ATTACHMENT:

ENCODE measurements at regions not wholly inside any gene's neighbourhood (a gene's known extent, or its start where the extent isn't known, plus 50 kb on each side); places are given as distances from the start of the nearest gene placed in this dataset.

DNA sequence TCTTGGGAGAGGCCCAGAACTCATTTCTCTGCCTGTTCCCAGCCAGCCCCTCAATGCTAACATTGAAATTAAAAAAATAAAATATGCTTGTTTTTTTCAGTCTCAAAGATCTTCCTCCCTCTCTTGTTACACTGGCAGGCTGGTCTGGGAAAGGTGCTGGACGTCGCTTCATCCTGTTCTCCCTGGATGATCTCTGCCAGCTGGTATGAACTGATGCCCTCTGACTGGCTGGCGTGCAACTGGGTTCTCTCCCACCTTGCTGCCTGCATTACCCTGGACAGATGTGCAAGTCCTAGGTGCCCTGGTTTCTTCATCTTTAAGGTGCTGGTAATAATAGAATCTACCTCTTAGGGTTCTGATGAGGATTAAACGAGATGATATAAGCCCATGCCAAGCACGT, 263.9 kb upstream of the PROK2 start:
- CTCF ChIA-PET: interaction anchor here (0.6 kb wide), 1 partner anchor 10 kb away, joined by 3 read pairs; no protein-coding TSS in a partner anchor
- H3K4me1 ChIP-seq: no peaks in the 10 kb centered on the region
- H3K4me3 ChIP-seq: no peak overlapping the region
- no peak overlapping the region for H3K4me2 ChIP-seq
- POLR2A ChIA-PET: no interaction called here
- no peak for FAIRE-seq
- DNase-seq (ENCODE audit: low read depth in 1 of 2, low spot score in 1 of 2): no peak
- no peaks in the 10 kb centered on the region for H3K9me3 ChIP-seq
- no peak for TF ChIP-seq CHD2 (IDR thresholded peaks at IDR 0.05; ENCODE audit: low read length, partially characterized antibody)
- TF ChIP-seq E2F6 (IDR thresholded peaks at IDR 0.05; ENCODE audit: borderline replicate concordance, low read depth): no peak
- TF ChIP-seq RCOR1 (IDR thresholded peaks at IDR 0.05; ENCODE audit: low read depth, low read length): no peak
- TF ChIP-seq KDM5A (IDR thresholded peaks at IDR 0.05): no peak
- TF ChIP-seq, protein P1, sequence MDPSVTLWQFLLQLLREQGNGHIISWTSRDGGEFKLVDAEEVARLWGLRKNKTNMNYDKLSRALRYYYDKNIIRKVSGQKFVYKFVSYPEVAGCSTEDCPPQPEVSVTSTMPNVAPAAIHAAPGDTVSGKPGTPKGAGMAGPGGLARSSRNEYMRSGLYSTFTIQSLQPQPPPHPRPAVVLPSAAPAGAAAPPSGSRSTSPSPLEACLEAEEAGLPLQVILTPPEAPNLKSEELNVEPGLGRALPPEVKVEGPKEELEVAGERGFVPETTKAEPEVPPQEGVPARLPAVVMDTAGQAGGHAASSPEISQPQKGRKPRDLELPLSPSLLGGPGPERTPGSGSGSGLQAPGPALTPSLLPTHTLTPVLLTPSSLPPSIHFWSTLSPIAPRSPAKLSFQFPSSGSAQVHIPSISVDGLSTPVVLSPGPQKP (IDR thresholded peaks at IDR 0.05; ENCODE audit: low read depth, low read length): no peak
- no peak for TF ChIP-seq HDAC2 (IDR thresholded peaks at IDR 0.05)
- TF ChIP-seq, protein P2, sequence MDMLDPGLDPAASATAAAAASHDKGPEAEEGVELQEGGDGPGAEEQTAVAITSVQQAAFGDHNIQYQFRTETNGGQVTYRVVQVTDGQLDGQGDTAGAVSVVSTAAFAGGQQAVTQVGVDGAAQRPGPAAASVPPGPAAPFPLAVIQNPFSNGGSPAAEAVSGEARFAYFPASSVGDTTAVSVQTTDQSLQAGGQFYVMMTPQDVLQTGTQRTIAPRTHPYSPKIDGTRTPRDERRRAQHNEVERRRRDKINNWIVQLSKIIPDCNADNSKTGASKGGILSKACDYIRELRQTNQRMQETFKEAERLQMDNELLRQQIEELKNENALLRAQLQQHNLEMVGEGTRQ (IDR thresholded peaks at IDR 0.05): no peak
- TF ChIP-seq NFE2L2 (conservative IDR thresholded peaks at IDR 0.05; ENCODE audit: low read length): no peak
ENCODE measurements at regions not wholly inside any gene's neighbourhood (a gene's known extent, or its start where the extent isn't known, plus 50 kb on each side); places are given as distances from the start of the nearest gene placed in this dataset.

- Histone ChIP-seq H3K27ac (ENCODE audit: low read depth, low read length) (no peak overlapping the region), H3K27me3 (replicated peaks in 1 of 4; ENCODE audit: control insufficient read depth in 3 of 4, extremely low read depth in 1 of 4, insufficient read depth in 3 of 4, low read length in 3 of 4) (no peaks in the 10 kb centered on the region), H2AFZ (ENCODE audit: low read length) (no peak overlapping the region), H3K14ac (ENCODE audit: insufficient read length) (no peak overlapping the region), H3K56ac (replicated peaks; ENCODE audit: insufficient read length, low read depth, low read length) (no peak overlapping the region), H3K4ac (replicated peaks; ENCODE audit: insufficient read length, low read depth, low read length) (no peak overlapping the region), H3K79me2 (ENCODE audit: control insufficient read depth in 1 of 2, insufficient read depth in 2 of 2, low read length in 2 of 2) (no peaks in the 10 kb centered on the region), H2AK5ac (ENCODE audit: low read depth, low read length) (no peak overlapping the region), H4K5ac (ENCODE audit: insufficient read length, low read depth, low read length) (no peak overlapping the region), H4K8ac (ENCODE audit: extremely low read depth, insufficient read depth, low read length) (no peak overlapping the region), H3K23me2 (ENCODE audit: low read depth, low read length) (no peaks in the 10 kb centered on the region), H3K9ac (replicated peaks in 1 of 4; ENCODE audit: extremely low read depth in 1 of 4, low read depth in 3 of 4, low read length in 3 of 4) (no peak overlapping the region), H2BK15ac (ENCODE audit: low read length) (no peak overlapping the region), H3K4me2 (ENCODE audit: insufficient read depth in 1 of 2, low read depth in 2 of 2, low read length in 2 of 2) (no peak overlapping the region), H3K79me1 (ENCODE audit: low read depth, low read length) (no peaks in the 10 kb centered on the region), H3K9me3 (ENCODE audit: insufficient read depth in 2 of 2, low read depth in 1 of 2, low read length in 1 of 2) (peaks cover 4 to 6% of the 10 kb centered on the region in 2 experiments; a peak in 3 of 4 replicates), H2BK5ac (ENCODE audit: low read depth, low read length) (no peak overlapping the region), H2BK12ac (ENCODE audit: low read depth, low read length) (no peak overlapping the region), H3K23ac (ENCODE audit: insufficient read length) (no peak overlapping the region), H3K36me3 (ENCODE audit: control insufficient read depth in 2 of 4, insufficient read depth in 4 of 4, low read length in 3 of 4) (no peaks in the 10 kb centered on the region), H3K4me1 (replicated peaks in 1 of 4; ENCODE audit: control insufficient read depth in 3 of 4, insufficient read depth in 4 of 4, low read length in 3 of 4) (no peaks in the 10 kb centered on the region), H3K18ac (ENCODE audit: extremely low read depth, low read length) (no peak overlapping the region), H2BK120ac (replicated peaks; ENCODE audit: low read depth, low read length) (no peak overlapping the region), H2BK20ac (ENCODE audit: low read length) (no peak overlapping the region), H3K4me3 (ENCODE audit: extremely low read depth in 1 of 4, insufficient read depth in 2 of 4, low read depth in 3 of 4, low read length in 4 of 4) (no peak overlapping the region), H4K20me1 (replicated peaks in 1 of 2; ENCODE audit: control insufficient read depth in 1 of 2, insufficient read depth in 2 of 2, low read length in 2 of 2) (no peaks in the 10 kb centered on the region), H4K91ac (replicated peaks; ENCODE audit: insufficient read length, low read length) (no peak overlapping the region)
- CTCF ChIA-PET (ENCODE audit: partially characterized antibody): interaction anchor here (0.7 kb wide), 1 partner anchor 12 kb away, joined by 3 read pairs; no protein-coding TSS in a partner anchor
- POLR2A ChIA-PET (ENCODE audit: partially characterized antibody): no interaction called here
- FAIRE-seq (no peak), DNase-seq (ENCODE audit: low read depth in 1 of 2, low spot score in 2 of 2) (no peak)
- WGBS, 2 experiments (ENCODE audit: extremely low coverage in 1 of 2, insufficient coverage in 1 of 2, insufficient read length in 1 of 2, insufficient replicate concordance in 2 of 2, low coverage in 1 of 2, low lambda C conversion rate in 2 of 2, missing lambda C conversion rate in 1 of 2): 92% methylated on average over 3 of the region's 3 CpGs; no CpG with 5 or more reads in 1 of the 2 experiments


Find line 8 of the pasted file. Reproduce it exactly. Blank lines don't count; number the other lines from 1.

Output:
- no peak for FAIRE-seq